- The Washington Times - Thursday, June 2, 2005

Maggie Lena Walker, the first American woman to become a bank president, was the first black woman to run for statewide office — in the 1920s, when the state schools superintendent was an elected office.

“It’s been 80 years since the first qualified African-American woman was running for a statewide position, and it would be a shame if we had to wait another 80 years for one to win. So, I’m working hard to win,” says state Delegate Viola O. Baskerville.

This daring Richmond Democrat, with a reputation for “sticking out her neck,” is seeking to become the next lieutenant governor of the Old Dominion. She aims to maintain her base while appealing to crossover voters to win in this former capital of the Confederacy.

Mrs. Baskerville dismisses critics who say she is an underdog.

“The underestimating will blow up at the primary,” says this deceptively understated candidate, who has a history of winning elections in which she had less money and fewer endorsements than the front-runners.

In the June 14 Democratic primary, she faces state Sen. Phillip P. Puckett of Russell, and former state Sen. Leslie L. Byrne and Delegate J. Chapman Petersen, both of Fairfax.

Virginia’s primaries are open to all registered voters, regardless of party affiliation. However, because the Republican and Democratic primaries will be held on the same day, voters must choose only one primary in which to participate.

“I’m encouraged by the responses, and I’m getting crossover conservative votes,” Mrs. Baskerville says. “The voters across party lines are aching for an authentic voice, one that speaks up and out and stands on issues regardless if everybody agrees.”

She has been spreading a message of “progressive values/traditional leadership” across Virginia’s diverse terrain.

Her message appealed to a white conservative from Southside Virginia named “Thigpen,” who expressed his desire to campaign for her by riding around Amelia and Blackstone with a 6-by-2-foot sign on his pickup.

“He asked me, ‘Mrs. Baskerville, you don’t mind getting your fingernails dirty, do you?’ and I told him I have to work so hard that I don’t have any fingernails, and he liked that,” Mrs. Baskerville says.

Mrs. Baskerville, who is serving her fourth term as a delegate, says her strong environmental-preservation stance is important to urban as well as rural voters “who want to protect the state’s air and land for future generations.”

After interviewing other candidates, Alexandria Mayor Bill Euille endorsed Mrs. Baskerville’s candidacy Tuesday night at the Black History Resource Center along with several other Northern Virginia Democrats, including retiring Delegate Marian Van Landingham, Alexandria Council members Joyce Woodson and Ludwig Gaines, and Fairfax Delegate Kris Amundson.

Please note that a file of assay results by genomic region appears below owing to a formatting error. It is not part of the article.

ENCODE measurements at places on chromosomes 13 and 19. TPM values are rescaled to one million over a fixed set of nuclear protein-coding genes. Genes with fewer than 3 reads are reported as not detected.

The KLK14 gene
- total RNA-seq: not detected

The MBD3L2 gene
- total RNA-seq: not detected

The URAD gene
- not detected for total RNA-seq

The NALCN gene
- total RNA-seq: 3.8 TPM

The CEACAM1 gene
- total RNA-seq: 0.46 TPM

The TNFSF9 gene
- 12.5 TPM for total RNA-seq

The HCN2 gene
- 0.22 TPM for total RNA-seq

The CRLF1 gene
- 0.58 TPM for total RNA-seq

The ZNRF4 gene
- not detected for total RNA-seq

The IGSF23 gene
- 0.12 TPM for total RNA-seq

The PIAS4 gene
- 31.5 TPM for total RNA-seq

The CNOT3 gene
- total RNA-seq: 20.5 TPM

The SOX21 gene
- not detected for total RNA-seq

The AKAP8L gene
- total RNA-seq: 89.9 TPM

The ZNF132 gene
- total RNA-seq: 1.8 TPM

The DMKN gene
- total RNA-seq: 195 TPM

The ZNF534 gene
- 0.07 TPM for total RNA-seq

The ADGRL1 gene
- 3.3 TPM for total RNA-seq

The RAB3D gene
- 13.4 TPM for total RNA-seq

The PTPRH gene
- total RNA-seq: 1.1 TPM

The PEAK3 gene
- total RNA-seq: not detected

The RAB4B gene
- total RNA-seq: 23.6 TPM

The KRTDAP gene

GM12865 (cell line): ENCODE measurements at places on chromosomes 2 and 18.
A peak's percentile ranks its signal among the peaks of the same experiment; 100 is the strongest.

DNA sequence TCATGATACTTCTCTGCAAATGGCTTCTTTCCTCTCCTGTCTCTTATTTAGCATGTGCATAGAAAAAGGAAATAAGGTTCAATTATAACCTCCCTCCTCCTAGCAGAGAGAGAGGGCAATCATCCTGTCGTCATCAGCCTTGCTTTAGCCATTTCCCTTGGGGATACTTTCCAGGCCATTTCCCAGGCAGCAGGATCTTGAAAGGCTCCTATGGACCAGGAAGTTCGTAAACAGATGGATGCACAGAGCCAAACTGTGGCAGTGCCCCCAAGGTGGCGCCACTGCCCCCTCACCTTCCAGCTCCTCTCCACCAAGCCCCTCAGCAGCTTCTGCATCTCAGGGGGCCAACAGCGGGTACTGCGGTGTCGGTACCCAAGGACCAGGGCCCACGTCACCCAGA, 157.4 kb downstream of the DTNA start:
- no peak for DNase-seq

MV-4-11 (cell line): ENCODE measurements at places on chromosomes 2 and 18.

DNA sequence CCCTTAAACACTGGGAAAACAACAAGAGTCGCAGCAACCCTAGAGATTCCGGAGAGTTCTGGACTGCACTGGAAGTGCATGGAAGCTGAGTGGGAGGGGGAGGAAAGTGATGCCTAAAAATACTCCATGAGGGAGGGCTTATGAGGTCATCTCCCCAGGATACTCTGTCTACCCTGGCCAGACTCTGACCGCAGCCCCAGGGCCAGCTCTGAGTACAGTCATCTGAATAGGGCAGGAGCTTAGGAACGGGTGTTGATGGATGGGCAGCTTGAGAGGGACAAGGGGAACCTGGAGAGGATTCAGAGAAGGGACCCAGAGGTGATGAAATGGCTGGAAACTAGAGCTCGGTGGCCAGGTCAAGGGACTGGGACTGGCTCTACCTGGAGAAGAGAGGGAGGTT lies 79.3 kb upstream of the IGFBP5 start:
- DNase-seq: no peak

Bob James, vice chairman of the Black Caucus of the Virginia Democratic Party who introduced her during a meeting of the Arlington County Democratic Party this week, said, “Her message is resonating, and she’s eating away in Northern Virginia, which is not her base, and that’s a good sign.”

Mr. James said Mrs. Baskerville’s broad base was demonstrated by her ability to overcome the first hurdle of securing 10,000 signatures statewide to get her name on the June 14 ballot.

“I think she can win,” he says.

“My ability to get things done in a contentious atmosphere is what I bring to the job; it’s a battle, but I don’t mind rolling up my sleeves,” Mrs. Baskerville says.

On getting her initiatives, such as medical-malpractice reform, picked up by Senate Republicans, she says: “It’s important that the legislation gets passed and not always important to receive top billing.”

She says her tenacity eventually got legislation passed to set up a scholarship fund for Virginians who were denied an education during the pre-civil-rights era.

Today’s civil rights issues coalesce around “economic equality,” she says, explaining why she has pledged to help minority-run small businesses win more state contracts, given Virginia’s abysmal record in this area, according to a commissioned study.

“I’m the only one with a pro-business message in the Democratic [primary] field who talks about it besides the traditional issue like education,” she says.

She bristles at those who say she is inexperienced, noting that two former lieutenant governors, a Republican and a Democrat, had no executive experience before they were elected.

“Be fair about how you portray my candidacy and my ability,” she says.

Mrs. Baskerville, 53, who represents Henrico County and Richmond in the 71st District, points out that she is the only female lawyer in the General Assembly, which has 20 women among its 140 members.

Not the most diverse or progressive record, but if Mrs. Baskerville gets her way, she intends to break the deadlock on the ol’ boy network still reigning in the Old Dominion.

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